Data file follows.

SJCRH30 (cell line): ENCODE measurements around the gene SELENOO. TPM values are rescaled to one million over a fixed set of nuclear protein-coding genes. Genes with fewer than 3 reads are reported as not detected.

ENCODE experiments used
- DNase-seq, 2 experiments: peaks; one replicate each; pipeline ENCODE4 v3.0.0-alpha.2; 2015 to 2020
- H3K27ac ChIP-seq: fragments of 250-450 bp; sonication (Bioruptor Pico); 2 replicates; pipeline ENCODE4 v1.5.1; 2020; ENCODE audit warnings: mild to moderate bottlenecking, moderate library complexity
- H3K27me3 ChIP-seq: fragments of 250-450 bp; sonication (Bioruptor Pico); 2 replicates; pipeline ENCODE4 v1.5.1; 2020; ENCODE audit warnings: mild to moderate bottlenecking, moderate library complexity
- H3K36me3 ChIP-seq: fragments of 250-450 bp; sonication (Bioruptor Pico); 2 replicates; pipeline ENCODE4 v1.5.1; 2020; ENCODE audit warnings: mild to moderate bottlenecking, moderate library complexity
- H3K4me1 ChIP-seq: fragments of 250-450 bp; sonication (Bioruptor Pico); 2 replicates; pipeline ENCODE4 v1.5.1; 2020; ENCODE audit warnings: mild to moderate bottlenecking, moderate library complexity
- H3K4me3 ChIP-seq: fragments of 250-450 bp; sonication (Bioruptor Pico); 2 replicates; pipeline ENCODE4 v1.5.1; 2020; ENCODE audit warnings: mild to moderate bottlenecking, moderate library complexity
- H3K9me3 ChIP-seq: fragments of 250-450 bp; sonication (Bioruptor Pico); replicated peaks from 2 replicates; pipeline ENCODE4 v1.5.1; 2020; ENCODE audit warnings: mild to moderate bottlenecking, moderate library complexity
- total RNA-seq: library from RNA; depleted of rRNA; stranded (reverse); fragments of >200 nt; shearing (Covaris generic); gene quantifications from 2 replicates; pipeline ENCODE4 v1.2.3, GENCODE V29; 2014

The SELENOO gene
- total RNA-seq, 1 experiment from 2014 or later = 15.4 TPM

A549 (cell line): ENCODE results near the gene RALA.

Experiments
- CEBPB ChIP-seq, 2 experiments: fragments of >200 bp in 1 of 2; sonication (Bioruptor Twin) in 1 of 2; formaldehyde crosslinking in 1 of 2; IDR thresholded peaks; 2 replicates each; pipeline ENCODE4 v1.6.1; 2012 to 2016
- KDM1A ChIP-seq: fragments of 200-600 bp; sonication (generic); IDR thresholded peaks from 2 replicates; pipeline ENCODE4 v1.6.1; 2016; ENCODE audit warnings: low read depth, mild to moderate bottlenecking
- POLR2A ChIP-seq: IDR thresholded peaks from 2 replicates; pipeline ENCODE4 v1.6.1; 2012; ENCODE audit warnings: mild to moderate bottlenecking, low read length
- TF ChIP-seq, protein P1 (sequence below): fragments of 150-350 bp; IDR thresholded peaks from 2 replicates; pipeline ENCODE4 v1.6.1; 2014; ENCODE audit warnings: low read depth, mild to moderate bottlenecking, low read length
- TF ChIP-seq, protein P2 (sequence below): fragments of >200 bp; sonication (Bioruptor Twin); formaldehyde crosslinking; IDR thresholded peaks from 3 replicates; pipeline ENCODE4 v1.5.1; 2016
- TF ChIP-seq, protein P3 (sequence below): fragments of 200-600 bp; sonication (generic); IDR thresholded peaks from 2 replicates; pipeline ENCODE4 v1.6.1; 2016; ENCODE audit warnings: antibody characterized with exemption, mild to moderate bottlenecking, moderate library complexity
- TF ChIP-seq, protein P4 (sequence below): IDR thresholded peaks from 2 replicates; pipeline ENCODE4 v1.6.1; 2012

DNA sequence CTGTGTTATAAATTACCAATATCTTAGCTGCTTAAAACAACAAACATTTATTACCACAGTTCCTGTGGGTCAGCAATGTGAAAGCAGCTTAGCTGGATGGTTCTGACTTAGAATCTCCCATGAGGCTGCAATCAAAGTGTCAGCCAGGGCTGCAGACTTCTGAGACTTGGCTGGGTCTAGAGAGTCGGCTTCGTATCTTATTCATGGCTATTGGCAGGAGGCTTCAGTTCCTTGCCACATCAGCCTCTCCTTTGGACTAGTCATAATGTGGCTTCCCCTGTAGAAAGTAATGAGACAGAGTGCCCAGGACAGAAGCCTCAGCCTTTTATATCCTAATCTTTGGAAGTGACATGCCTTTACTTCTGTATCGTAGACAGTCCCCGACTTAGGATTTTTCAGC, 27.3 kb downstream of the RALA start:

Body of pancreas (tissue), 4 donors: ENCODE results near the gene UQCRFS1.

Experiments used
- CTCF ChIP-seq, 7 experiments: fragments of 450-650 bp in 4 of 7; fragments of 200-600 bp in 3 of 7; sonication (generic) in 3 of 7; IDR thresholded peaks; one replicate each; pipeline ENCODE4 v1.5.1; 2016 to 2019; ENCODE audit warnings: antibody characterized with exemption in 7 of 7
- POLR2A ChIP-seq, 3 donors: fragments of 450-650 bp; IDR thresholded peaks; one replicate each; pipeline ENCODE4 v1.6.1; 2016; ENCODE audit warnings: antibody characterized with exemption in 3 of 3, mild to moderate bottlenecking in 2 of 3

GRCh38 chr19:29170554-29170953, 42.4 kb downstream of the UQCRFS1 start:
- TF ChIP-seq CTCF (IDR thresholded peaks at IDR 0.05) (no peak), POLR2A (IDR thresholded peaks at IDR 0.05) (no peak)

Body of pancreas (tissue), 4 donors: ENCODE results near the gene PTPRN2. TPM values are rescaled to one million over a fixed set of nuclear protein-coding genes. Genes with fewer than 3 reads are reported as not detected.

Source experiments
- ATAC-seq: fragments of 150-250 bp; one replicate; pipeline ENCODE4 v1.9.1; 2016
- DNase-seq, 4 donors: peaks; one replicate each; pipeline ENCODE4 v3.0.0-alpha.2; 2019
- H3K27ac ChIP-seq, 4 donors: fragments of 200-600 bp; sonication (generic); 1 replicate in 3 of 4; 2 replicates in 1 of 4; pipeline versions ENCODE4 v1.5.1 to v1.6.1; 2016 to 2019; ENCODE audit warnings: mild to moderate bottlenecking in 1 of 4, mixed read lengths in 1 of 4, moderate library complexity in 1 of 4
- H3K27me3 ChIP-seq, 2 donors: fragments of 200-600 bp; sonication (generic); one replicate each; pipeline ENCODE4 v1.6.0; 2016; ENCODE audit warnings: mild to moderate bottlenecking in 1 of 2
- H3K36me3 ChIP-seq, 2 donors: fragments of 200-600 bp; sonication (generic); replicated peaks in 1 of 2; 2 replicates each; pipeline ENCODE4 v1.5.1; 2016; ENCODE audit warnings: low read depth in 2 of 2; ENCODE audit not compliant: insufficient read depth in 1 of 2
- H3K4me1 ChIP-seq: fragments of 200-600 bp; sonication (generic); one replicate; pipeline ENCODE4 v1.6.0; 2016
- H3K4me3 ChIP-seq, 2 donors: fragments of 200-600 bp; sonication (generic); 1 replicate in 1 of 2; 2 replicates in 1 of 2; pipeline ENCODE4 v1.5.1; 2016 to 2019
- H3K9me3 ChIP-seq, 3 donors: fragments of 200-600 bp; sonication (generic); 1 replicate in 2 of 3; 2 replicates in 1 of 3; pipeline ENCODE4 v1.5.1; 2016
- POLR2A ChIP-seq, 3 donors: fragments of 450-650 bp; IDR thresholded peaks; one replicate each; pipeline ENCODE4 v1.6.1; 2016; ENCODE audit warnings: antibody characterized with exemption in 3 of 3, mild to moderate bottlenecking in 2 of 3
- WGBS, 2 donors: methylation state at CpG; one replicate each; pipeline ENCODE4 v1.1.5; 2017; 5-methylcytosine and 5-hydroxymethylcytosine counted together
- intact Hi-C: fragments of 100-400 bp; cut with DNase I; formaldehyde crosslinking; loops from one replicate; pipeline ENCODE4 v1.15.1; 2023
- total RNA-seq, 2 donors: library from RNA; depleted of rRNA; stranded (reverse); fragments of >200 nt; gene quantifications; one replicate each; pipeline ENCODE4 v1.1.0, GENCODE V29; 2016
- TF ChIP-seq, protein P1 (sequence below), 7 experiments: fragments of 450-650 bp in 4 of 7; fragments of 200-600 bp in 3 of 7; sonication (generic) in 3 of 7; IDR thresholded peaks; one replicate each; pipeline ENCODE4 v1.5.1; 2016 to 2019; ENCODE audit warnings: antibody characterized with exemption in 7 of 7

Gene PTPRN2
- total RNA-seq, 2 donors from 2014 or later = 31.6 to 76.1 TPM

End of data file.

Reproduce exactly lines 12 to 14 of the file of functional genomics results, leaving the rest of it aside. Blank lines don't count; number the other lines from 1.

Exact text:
- total RNA-seq, 1 experiment from 2014 or later = 15.4 TPM

A549 (cell line): ENCODE results near the gene RALA.

Experiments